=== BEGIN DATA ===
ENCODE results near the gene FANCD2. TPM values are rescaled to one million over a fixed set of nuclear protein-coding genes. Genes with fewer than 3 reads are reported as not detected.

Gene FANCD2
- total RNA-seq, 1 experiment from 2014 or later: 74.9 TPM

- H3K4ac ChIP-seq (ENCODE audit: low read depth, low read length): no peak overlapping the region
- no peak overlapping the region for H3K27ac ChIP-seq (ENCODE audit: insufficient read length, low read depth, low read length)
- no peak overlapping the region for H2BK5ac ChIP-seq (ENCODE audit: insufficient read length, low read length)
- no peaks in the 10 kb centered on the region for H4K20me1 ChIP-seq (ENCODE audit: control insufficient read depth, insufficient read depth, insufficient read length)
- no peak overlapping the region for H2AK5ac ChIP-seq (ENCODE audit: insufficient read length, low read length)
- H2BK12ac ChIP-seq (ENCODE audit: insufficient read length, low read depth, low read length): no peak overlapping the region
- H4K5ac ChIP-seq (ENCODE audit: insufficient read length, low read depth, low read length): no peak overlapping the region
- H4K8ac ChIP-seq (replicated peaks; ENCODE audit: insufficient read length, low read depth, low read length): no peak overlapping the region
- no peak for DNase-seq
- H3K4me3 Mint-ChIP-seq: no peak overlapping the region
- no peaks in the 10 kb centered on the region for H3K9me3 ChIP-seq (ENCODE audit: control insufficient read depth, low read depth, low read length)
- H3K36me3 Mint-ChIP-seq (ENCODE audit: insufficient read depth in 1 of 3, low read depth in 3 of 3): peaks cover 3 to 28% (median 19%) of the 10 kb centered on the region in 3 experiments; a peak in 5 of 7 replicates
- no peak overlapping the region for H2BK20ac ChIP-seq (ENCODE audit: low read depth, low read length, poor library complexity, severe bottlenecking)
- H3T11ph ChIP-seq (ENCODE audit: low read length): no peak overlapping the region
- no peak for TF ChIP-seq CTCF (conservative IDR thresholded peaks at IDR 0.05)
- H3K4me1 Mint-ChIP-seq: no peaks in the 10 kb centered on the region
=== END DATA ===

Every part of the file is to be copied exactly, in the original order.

ENCODE results near the gene FANCD2. TPM values are rescaled to one million over a fixed set of nuclear protein-coding genes. Genes with fewer than 3 reads are reported as not detected.

Gene FANCD2
- total RNA-seq, 1 experiment from 2014 or later: 74.9 TPM

- H3K4ac ChIP-seq (ENCODE audit: low read depth, low read length): no peak overlapping the region
- no peak overlapping the region for H3K27ac ChIP-seq (ENCODE audit: insufficient read length, low read depth, low read length)
- no peak overlapping the region for H2BK5ac ChIP-seq (ENCODE audit: insufficient read length, low read length)
- no peaks in the 10 kb centered on the region for H4K20me1 ChIP-seq (ENCODE audit: control insufficient read depth, insufficient read depth, insufficient read length)
- no peak overlapping the region for H2AK5ac ChIP-seq (ENCODE audit: insufficient read length, low read length)
- H2BK12ac ChIP-seq (ENCODE audit: insufficient read length, low read depth, low read length): no peak overlapping the region
- H4K5ac ChIP-seq (ENCODE audit: insufficient read length, low read depth, low read length): no peak overlapping the region
- H4K8ac ChIP-seq (replicated peaks; ENCODE audit: insufficient read length, low read depth, low read length): no peak overlapping the region
- no peak for DNase-seq
- H3K4me3 Mint-ChIP-seq: no peak overlapping the region
- no peaks in the 10 kb centered on the region for H3K9me3 ChIP-seq (ENCODE audit: control insufficient read depth, low read depth, low read length)
- H3K36me3 Mint-ChIP-seq (ENCODE audit: insufficient read depth in 1 of 3, low read depth in 3 of 3): peaks cover 3 to 28% (median 19%) of the 10 kb centered on the region in 3 experiments; a peak in 5 of 7 replicates
- no peak overlapping the region for H2BK20ac ChIP-seq (ENCODE audit: low read depth, low read length, poor library complexity, severe bottlenecking)
- H3T11ph ChIP-seq (ENCODE audit: low read length): no peak overlapping the region
- no peak for TF ChIP-seq CTCF (conservative IDR thresholded peaks at IDR 0.05)
- H3K4me1 Mint-ChIP-seq: no peaks in the 10 kb centered on the region